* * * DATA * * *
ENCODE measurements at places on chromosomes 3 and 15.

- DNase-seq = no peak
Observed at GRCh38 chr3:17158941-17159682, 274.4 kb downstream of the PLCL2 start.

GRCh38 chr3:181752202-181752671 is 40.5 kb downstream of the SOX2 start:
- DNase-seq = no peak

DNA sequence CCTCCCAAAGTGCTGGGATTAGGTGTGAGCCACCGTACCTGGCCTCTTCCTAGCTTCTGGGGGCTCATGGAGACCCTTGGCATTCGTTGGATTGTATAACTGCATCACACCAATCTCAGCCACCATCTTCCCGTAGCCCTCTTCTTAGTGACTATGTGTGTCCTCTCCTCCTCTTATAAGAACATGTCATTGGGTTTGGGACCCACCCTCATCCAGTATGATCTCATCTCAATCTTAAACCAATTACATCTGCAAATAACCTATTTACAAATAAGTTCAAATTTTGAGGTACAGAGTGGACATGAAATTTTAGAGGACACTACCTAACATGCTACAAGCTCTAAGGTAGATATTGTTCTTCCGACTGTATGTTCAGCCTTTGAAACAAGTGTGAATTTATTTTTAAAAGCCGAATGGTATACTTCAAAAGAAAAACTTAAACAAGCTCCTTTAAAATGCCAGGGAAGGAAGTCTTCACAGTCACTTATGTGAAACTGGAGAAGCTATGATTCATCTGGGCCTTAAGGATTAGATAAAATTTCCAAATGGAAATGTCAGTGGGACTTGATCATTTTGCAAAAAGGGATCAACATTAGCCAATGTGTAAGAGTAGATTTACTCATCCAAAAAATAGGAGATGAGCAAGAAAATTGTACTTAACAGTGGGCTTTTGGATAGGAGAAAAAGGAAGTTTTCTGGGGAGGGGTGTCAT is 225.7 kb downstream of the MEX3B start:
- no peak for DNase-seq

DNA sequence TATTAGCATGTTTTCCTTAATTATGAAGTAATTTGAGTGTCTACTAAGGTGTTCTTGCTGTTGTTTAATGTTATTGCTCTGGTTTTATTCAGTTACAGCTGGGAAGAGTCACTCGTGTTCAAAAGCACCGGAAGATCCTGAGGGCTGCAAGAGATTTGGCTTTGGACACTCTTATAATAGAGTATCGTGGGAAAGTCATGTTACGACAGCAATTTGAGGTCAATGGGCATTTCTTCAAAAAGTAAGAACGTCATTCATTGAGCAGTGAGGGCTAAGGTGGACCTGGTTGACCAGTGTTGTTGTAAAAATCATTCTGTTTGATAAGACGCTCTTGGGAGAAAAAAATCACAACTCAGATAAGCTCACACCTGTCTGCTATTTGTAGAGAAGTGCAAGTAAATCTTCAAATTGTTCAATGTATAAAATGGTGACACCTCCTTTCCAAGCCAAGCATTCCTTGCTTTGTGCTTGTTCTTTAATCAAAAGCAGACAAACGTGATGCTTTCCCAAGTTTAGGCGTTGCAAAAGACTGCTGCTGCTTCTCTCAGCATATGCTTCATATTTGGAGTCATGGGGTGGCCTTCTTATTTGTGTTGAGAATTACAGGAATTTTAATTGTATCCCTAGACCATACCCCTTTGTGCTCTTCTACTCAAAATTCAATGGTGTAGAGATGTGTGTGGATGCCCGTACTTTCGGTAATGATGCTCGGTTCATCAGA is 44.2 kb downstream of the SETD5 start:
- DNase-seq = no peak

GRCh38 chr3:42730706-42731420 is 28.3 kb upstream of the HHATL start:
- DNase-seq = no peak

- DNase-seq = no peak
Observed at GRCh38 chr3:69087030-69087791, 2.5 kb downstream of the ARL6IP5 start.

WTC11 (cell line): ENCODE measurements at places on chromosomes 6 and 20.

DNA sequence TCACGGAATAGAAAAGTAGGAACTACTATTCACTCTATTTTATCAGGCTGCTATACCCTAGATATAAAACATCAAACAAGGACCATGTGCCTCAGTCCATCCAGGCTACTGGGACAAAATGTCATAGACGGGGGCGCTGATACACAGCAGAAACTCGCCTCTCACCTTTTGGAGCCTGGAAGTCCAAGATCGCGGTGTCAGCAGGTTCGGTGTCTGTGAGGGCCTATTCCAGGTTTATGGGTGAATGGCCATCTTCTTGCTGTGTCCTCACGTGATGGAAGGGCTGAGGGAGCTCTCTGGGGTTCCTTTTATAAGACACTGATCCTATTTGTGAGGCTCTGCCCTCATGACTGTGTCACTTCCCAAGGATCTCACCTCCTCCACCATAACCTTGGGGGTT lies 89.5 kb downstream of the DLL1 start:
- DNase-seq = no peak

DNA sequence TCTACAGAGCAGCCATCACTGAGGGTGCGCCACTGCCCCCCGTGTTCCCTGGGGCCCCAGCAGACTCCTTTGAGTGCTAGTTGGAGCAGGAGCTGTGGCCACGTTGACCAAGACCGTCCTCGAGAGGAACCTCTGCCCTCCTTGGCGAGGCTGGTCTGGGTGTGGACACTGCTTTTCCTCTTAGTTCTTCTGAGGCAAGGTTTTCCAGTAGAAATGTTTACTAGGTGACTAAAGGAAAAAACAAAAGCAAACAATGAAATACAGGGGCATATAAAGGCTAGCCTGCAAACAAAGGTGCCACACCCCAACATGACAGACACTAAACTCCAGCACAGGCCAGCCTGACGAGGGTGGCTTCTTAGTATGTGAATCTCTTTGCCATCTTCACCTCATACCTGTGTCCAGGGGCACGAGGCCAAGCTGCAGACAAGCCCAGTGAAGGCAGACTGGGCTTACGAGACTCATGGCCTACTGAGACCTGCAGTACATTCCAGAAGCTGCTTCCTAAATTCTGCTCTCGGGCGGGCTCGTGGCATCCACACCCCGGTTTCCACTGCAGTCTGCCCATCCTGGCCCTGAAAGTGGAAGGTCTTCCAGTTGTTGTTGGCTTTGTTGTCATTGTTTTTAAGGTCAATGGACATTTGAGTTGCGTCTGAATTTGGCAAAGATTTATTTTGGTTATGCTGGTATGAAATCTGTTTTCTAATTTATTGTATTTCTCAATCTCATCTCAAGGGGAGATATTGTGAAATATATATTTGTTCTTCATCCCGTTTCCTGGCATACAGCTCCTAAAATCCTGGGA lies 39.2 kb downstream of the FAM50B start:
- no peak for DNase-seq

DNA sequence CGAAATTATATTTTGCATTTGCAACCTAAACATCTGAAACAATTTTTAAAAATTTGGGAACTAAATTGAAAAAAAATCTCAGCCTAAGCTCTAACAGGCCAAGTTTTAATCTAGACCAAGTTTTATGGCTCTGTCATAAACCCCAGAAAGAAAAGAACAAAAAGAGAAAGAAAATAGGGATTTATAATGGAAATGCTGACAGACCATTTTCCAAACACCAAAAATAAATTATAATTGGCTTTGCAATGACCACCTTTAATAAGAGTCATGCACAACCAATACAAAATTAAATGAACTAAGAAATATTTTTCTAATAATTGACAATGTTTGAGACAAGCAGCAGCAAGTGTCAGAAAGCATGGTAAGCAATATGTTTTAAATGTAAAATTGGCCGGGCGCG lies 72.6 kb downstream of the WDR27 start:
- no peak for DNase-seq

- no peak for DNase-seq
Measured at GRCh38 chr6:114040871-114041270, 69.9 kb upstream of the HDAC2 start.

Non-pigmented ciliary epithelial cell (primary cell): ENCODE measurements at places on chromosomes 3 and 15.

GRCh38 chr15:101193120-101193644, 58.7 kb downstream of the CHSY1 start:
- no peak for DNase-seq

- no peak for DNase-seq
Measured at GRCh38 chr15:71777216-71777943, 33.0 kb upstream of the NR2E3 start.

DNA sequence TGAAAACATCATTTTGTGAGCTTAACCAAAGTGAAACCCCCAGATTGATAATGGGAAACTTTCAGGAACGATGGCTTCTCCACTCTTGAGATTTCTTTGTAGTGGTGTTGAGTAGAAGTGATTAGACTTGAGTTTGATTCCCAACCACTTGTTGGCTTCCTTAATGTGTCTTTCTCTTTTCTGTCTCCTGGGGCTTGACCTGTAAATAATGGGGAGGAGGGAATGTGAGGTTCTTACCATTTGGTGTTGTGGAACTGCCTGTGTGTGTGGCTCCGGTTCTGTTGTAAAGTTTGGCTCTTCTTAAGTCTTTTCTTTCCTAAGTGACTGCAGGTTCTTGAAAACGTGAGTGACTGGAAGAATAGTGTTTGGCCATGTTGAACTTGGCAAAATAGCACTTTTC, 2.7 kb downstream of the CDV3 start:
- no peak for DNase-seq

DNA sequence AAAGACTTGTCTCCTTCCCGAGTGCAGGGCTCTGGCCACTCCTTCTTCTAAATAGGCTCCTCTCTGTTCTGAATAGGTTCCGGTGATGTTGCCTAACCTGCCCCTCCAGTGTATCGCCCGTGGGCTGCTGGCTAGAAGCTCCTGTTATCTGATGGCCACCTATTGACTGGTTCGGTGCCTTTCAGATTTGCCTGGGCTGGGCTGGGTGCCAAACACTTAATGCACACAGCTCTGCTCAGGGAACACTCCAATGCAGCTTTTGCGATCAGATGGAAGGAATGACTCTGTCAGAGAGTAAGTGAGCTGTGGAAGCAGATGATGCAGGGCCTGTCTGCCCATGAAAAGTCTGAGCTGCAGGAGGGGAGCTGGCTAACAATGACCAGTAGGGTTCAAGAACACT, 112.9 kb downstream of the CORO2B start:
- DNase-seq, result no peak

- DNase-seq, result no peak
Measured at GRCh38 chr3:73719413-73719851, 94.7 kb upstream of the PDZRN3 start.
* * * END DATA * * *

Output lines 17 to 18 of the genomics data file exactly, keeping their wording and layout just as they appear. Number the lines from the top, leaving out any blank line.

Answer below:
DNA sequence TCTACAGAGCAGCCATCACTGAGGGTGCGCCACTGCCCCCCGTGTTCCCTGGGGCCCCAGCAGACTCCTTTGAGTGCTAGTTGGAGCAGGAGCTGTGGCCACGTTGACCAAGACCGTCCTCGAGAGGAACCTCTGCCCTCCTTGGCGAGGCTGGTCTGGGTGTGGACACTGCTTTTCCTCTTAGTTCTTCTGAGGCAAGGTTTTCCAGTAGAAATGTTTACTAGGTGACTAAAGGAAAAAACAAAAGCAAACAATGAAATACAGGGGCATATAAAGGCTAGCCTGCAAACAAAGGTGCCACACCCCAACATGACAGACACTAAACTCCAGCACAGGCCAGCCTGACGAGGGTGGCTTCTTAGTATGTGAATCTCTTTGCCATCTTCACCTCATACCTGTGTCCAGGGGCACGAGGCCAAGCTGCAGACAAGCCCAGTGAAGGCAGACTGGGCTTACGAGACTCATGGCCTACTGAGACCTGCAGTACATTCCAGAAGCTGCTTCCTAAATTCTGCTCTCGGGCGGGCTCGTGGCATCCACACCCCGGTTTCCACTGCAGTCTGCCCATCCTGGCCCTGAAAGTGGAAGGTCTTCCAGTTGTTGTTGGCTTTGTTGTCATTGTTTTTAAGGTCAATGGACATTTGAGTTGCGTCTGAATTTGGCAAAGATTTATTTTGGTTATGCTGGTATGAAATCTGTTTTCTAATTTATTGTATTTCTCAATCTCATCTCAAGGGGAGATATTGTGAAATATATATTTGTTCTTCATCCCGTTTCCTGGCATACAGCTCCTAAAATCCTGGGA lies 39.2 kb downstream of the FAM50B start:
- no peak for DNase-seq